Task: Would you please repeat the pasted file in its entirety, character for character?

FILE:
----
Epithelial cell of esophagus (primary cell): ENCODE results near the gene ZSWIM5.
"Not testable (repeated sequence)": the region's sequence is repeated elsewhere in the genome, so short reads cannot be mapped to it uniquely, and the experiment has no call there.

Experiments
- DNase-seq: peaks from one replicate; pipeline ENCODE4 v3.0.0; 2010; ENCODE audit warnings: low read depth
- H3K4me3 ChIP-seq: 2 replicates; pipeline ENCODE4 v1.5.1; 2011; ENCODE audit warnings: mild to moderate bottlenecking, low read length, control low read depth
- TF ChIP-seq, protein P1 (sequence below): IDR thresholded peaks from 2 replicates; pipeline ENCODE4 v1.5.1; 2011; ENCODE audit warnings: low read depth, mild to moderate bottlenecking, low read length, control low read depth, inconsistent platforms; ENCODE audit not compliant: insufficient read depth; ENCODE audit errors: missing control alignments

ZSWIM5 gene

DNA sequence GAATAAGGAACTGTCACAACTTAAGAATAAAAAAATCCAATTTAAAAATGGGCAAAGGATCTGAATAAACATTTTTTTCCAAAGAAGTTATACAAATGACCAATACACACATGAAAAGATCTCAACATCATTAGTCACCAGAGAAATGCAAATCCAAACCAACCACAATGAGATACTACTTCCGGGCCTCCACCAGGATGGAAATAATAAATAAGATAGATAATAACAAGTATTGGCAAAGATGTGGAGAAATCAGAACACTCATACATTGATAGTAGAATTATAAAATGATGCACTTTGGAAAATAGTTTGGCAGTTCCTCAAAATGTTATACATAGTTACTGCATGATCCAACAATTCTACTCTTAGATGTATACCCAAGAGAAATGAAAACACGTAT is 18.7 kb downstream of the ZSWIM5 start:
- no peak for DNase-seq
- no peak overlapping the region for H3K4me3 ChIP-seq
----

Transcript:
Epithelial cell of esophagus (primary cell): ENCODE results near the gene ZSWIM5.
"Not testable (repeated sequence)": the region's sequence is repeated elsewhere in the genome, so short reads cannot be mapped to it uniquely, and the experiment has no call there.

Experiments
- DNase-seq: peaks from one replicate; pipeline ENCODE4 v3.0.0; 2010; ENCODE audit warnings: low read depth
- H3K4me3 ChIP-seq: 2 replicates; pipeline ENCODE4 v1.5.1; 2011; ENCODE audit warnings: mild to moderate bottlenecking, low read length, control low read depth
- TF ChIP-seq, protein P1 (sequence below): IDR thresholded peaks from 2 replicates; pipeline ENCODE4 v1.5.1; 2011; ENCODE audit warnings: low read depth, mild to moderate bottlenecking, low read length, control low read depth, inconsistent platforms; ENCODE audit not compliant: insufficient read depth; ENCODE audit errors: missing control alignments

ZSWIM5 gene

DNA sequence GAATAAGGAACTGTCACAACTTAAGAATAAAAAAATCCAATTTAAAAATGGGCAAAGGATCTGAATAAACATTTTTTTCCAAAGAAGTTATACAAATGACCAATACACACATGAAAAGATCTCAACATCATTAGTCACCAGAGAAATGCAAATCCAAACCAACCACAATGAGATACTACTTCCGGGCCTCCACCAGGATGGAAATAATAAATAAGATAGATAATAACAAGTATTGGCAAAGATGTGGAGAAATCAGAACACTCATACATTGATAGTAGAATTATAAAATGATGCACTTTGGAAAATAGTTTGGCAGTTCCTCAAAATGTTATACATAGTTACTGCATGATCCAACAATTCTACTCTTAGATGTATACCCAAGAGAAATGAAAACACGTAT is 18.7 kb downstream of the ZSWIM5 start:
- no peak for DNase-seq
- no peak overlapping the region for H3K4me3 ChIP-seq